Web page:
The hunt for words: Author Zillah Bethell on the magic of storytelling

Published on: 09 March 2021 Author: Zillah Bethell

Growing up in Papua New Guinea, The Shark Caller author Zillah Bethell fell in love with stories passed down through the generations - and after moving to the UK, she discovered even more tales to bask in.

Here, she tells us about the magic of storytelling and hunting for words...

The front cover of The Shark Caller and author Zillah Bethell

Photo: Sian Trenberth

I grew up in a culture of oral storytelling. We'd sit around the embers of the cooking fire at night, singing, dancing, telling stories. Stories about ancestors fighting mighty battles with merpeople; skirmishes with other villages over sea territories...

Some stories were instructional, containing important information on how to align a fishing net with the current or how to carve a paddle with or against the grain of the wood. These ones are probably like a grandmother in the west country passing down a secret recipe for rowanberry jelly or marigold soap. Folklore, I guess.

There were mythical stories, too, of origin and extinction. In Papua New Guinea, myths of origin often centred around stories involving the sun. One such story goes that before the god Maui, the sun moved so quickly that there wasn't enough time to make tapa or build a canoe in daylight, so Maui took some magical rope and lassoed the sun to slow it down.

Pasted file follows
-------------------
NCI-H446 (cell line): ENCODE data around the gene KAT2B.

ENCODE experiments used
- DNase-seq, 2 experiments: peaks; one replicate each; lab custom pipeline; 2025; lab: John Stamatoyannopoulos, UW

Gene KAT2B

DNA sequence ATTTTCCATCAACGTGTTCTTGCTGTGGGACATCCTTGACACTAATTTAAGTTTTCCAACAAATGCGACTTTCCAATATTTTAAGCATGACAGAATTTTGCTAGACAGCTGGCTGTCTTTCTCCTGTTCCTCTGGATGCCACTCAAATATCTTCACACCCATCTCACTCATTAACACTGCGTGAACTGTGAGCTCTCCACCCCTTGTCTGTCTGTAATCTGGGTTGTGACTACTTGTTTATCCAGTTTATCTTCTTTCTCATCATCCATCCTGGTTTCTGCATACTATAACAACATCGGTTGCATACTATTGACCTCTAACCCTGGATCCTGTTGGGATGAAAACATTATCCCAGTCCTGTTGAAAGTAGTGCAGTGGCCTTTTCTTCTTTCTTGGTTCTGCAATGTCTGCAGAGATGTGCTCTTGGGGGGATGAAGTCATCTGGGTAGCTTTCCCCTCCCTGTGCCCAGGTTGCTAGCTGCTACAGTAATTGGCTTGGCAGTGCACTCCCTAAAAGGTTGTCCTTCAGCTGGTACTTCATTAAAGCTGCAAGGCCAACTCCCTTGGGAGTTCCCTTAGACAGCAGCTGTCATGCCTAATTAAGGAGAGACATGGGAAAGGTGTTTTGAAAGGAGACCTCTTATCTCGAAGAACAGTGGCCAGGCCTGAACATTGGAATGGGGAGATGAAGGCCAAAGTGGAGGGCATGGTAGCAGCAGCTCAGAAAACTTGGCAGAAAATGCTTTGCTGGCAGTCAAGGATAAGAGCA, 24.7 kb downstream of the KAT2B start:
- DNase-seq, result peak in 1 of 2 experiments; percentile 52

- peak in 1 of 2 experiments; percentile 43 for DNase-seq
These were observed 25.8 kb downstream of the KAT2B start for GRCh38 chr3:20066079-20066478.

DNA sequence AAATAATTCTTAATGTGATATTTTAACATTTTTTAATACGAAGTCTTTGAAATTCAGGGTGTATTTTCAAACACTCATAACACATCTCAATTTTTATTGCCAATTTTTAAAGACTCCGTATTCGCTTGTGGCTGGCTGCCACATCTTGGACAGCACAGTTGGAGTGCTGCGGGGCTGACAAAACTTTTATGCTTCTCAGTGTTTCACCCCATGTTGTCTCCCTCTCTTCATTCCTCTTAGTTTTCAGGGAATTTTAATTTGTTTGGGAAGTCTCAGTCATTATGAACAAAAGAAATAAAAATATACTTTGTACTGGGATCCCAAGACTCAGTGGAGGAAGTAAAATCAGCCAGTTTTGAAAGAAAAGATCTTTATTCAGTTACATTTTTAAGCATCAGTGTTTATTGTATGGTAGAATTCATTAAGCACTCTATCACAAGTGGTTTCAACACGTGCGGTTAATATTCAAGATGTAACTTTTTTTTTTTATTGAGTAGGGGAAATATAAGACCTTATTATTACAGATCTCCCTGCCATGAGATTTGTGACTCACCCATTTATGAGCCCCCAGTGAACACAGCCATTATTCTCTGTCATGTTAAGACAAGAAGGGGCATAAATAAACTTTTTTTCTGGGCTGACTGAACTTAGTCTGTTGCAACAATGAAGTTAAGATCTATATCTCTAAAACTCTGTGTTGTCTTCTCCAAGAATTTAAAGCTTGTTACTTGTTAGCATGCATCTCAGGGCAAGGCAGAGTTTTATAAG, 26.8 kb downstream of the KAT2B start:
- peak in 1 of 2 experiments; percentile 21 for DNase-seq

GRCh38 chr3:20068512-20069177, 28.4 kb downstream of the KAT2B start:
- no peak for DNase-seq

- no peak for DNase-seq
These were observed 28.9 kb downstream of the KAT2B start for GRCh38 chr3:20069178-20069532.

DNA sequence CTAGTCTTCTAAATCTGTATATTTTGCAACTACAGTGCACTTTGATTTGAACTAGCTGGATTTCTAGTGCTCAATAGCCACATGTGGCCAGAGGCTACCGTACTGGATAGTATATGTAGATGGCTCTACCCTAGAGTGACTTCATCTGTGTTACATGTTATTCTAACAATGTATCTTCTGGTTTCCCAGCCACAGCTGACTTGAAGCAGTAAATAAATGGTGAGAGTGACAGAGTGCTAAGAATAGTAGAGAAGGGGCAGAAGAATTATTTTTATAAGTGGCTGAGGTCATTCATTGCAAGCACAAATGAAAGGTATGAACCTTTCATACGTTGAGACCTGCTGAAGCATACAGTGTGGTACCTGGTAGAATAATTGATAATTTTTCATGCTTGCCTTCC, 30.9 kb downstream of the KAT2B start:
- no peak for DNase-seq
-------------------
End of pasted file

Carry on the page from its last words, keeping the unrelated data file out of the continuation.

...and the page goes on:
Myth and oral storytelling go hand in hand of course. I guess when something's written down, it's harder to keep changing it.

I love orally transmitted stories because they are so fluid, capable of assimilating unexpected social events or imaginary embellishments.

The stories we heard around the cooking fires changed all the time, depending on the personality of the speaker; and the version that received the most claps and cheers was the one that endured. You might call it the survival of the fictional fittest! As a writer I create everything in my head, and I think this may be a result of growing up in a culture of oral storytelling.

The beautiful mystery of words left unspoken

So, where I grew up, there were no books, but there was time and space in which to imagine and an extraordinary terrain to explore. It was a fierce landscape and you had to be physically and mentally very strong.

You also had to be quiet. When you were on the water, you were listening to the wind, the waves and the fish. There was no place for idle chat. From this, I think I discovered that the unspoken words are as beautiful as the spoken ones, sometimes more so. That the gaps between words, like rests in a musical score, are where meaning passes and is felt and understood.

This links to something I have found very interesting in the UK. People here hold so tightly to their property, guarding their gardens with fences and bricks, designating space for their cars, yet they give away the property in their heads so freely to virtual strangers.